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Old 17-02-2007, 09:29   #1 (permalink)
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Tips for gig photography?

I'm going to see a friends band next week and want to take some pictures of them. Unfortunately the venue is dark, dingy, cramped and has very poor lighting bar the odd direct spot light.

Has anyone got any tips that would help me take decent pictures in this kind of environment?

This isn't the place but its similar in lighting (was taken ages ago with my Sony cybershot)

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Old 17-02-2007, 11:40   #2 (permalink)
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Re: Tips for gig photography?

  1. Shoot in full manual mode, setting the fastest aperture your lens has
  2. Learn to trust in and compensate for your camera's AF - MF takes too long
  3. Shoot in RAW and set Auto WB - deal with the stage lighting in post
  4. Set your ISO accordingly - 400 or so for well-lit venues, 800 or 1600 for the grungy ones!
  5. Shutter speeds no lower than 1/60 (wide end) to 1/160 (tele end) will do the job
  6. Use fast glass - f/2.8 constant if you have it or, if you have fast primes (f/2 or better) use them for the poorly lit venues
  7. Always keep an eye open for what is happening around the stage - the lead singer might be beating away on a tambourine, but the guitaritst might be dropping into a demon-flava solo any second now

I find a good starting point to be ISO400, f/2.8 and 1/125 sec for shutter speed... I'll adjust on the fly from those values as and when needed.
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Old 17-02-2007, 14:08   #3 (permalink)
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Re: Tips for gig photography?

That's good advice, although ISO400 sounds a bit optimistic. I also find Aperture-priority a good way to work, as it can keep up with fast changing lights better than I can. Spot-metering is a must in my opinion, although what you'll probably find is that there's no one correct way to shoot.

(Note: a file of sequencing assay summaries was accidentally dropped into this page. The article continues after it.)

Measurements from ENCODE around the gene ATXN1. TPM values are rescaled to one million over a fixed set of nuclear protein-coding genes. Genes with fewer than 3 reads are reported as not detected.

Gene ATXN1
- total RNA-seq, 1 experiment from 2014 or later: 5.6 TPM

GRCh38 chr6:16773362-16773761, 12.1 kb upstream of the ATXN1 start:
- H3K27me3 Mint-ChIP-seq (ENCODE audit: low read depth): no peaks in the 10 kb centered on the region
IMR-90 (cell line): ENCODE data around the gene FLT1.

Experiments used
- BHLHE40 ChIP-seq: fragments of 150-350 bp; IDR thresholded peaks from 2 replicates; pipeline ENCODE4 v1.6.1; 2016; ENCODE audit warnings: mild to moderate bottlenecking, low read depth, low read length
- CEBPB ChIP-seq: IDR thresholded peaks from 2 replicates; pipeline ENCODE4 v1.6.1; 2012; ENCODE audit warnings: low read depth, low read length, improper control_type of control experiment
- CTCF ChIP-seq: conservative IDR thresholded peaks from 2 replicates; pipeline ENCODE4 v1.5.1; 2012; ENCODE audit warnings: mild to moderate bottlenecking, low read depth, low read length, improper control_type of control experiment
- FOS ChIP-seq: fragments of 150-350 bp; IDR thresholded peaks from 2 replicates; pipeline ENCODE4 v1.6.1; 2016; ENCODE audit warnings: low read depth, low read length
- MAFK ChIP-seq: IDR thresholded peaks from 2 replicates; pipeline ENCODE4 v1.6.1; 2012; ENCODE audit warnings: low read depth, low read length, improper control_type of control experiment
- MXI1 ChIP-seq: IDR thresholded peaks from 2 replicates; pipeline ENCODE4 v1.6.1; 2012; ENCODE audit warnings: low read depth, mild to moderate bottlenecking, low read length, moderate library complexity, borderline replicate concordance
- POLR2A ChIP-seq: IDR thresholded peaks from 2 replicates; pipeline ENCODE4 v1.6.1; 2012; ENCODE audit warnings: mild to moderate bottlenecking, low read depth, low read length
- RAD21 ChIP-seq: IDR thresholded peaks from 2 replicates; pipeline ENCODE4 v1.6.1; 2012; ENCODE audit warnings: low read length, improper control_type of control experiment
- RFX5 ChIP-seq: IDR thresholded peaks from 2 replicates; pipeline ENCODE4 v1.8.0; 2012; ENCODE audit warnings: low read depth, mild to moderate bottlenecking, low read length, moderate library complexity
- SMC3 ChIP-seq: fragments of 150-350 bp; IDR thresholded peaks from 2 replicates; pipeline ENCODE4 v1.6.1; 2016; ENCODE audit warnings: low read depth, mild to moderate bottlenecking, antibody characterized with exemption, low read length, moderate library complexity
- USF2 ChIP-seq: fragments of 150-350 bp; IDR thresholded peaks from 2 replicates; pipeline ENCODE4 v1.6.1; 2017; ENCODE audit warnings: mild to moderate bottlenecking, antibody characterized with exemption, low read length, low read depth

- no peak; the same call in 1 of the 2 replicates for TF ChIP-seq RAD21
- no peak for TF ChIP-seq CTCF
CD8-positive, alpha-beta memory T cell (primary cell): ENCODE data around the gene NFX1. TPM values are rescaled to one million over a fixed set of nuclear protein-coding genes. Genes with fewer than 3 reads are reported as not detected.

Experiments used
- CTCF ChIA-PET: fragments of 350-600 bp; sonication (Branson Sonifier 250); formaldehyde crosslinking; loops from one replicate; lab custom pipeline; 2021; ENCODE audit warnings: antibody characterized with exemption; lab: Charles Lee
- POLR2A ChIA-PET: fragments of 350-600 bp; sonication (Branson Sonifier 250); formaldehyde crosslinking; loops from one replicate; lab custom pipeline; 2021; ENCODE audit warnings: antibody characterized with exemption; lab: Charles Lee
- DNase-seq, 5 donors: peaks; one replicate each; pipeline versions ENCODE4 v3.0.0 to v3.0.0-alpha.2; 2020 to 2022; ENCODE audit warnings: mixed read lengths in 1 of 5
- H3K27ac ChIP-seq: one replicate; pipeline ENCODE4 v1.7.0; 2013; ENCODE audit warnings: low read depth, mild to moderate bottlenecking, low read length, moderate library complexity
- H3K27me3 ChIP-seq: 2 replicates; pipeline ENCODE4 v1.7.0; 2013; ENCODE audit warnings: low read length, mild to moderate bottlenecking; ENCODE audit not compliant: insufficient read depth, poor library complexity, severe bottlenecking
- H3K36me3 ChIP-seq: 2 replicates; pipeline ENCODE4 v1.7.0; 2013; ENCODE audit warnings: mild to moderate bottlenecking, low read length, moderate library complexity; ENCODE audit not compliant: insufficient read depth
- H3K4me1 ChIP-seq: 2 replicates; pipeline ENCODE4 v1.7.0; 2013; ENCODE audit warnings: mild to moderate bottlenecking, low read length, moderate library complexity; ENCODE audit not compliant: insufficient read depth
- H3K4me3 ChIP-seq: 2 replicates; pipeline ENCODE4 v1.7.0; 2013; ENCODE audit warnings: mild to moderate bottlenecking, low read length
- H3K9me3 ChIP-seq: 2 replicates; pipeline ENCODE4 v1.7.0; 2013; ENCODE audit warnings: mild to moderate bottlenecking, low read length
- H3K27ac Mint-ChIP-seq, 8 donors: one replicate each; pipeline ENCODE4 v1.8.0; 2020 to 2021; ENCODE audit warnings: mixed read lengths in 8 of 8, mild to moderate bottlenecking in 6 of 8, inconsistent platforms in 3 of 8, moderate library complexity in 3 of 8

I've a fair few gig photos in my profile on here with all the EXIF info intact. If you have a shuffle through those, it should give you some ideas of what typical settings I use.

If you're really struggling for light and you've cleared it with your mates, you may want to try using flash for a few shots.

If you do, a good starting point settings-wise would normally be 1/10sec, ISO800, aperture-wide-open, matrix metering. Dragging the shutter like this will help to produce a decent balance between ambient and flash light. You may wish to experiment with much longer exposures, depending on how much movement you want in your shot.

Hope this helps.
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Old 17-02-2007, 14:59   #4 (permalink)
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Re: Tips for gig photography?

the main advice is to have fun,. try out as many different things as you can think of,.

the d50 can handle a lot of under exposure - like 2 stops even at 1600iso and the noise not look objectionable (matter of opinion) and I believe the d40 works in a similar way (though rumour has it the d40 does a better job at 1600 iso raw and then pushed the extra stop in processing to get back 3200iso)

for fast primes (which can help with low lighting conditions) you might want to consider the sigma 1.4 - but tbh throwing money at the problem doesn't make up for creativity - experiment and have fun

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Old 18-02-2007, 10:09   #5 (permalink)
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Re: Tips for gig photography?

Hey cheers for all the advice, its really appreciated
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Old 02-04-2010, 21:18   #6 (permalink)
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Re: Tips for gig photography?

Quote:
Originally Posted by inventory View Post
That's good advice, although ISO400 sounds a bit optimistic. I also find Aperture-priority a good way to work, as it can keep up with fast changing lights better than I can. Spot-metering is a must in my opinion, although what you'll probably find is that there's no one correct way to shoot.

I've a fair few gig photos in my profile on here with all the EXIF info intact. If you have a shuffle through those, it should give you some ideas of what typical settings I use.

If you're really struggling for light and you've cleared it with your mates, you may want to try using flash for a few shots.